Such a DealNovember 15, 2012 | By: Sean Murray
You may have considered taking part in a “daily deal” program to increase sales at your small business. As always, you want to do your homework before jumping in. Lucky for you Constant Contact just published a post where they share information they gleaned as to “how and why” people use daily deals.
The research firm Chadwick Martin Bailey sent out a survey on behalf of Constant Contact asking 1,433 consumers over the age of 18 and came up with some pretty interesting results:
- Consumers who sign up to receive daily deals end up purchasing them
- Recommendations from friends make consumers more likely to purchase a deal from an unfamiliar small business
- Personal endorsements drive deal purchases, especially for women
- People are willing to share a deal if it’s great, regardless of whether they are a customer
- More than 1/3 of consumers are more likely to buy a deal from a local small business
- For nearly 60% of customers, even a good deal experience doesn’t automatically equal loyalty
- More than twice as many consumers share deals via email than on social networks
- Deals for restaurants and entertainment are the most commonly shared
- 92% of consumers think local deals are here to stay
- Consumers think deals help attract new customers to local businesses
A lot of this information isn’t new. For example, the fact that women are more likely to make a purchase based on a “personal endorsement.” However, it should be noted that not too long ago that endorsement didn’t need to be “personal.” According to some statistics, an online recommendation from an unknown consumer was trusted by 70% of online consumers. However, what is of real interest to small business is the fact that this survey indicates at least one-third of those seeking online “daily deals” are more likely to buy something from an equally local small business (i.e. your small business.)
On the “not so great” side of the coin is knowing participating in daily deals isn’t a sure fire way to inspire customer loyalty. Again, this isn’t surprising. Think about it. Consumers who use daily deals are consumers who buy based on price. More than that, the fact that 60% state a daily deal doesn’t inspire loyalty indicates that it is likely that this 60% are consumers that always buy solely based on price. This means the minute your price isn’t the lowest they will skip town in a heartbeat. On the other hand, all is not lost. There’s that other 40% of daily dealers you should be following up on in ways that DO create customer loyalty. So daily deals do, in fact, provide an opportunity to create repeat business.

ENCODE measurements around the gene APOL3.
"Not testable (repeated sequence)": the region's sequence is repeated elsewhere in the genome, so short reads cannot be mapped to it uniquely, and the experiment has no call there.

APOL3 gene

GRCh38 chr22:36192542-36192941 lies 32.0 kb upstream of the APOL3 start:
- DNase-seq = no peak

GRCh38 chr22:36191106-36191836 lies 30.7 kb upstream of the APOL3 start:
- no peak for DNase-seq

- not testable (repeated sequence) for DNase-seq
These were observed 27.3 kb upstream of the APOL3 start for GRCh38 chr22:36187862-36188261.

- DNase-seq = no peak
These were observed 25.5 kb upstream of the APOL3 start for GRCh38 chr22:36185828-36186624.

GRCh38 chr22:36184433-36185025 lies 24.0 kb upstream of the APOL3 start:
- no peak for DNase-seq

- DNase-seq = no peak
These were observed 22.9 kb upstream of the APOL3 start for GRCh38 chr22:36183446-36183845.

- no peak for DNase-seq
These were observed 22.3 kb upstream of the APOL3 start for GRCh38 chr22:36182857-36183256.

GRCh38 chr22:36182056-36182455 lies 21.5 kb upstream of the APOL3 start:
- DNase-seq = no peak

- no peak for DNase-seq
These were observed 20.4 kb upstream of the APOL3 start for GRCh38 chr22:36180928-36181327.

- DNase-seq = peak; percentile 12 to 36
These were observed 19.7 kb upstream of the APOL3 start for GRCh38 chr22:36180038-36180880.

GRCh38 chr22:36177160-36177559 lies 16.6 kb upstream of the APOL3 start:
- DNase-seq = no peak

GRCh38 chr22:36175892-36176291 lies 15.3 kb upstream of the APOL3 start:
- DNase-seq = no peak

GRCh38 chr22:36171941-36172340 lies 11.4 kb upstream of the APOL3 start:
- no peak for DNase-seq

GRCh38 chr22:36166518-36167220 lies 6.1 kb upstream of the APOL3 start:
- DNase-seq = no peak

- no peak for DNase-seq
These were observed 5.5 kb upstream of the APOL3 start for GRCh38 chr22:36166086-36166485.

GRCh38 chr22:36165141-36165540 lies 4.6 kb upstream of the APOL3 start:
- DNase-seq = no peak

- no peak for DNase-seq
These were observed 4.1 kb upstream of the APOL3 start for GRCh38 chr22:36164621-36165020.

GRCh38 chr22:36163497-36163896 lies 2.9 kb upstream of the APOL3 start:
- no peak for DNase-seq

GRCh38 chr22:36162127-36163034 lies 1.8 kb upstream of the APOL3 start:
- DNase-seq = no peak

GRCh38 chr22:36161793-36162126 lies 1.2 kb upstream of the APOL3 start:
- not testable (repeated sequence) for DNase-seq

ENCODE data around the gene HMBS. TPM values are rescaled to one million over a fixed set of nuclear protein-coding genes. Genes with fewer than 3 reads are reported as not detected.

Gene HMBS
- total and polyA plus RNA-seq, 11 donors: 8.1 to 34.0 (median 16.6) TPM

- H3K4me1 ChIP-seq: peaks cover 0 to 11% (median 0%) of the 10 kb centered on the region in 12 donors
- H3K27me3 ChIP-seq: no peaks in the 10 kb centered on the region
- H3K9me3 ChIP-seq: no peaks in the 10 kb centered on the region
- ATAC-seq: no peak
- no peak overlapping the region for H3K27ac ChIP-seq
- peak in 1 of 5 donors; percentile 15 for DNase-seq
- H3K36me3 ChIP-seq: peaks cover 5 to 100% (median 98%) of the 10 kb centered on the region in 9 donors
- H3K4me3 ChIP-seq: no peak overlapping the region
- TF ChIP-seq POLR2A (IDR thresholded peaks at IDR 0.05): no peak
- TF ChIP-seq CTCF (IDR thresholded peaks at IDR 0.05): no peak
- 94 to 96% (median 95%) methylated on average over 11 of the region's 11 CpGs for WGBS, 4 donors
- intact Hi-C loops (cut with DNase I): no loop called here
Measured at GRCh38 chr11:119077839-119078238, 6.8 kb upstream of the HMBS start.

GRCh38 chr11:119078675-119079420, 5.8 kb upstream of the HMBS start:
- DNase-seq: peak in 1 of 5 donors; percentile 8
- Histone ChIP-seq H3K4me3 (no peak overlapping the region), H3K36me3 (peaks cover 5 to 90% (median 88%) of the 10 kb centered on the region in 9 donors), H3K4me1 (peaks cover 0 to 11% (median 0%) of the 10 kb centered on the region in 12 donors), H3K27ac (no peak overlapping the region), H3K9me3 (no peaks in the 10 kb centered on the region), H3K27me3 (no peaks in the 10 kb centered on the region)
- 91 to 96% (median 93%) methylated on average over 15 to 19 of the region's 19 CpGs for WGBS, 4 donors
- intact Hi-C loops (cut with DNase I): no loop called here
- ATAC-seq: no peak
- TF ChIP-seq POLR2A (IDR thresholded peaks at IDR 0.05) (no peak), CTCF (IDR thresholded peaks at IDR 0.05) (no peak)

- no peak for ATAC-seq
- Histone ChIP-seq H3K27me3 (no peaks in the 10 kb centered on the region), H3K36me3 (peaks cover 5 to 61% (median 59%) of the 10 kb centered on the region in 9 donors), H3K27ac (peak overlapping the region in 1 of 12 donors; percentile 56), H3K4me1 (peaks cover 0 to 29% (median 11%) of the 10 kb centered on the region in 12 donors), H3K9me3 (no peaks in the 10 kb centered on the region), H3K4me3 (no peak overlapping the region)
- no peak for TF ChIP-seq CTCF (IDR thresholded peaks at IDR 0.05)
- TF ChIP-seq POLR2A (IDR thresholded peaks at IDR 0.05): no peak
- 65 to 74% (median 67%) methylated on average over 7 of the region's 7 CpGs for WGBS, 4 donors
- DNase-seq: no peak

However, perhaps the most significant finding from this survey is that almost 100% of the people who sign up to receive daily deals purchase daily deals. Wouldn’t it be great if 92% of those you just sent emails translated into buying customers? This is a phenomenal statistic. Again, you can’t count on someone buying based on price to be loyal, but a mechanism this motivating to consumers represents an avenue to market to those who may otherwise not consider your local small business when making their buying decision.
– Merchant Processing Resource
Sean Murray is the founder of deBanked, an 11-year veteran of the merchant cash advance industry, a casual Lending Club and Prosper note investor, the co-founder of Daily Funder, an alternative lending speaker, consultant, writer, and enthusiast. Connect with me on LinkedIn or follow me on twitter.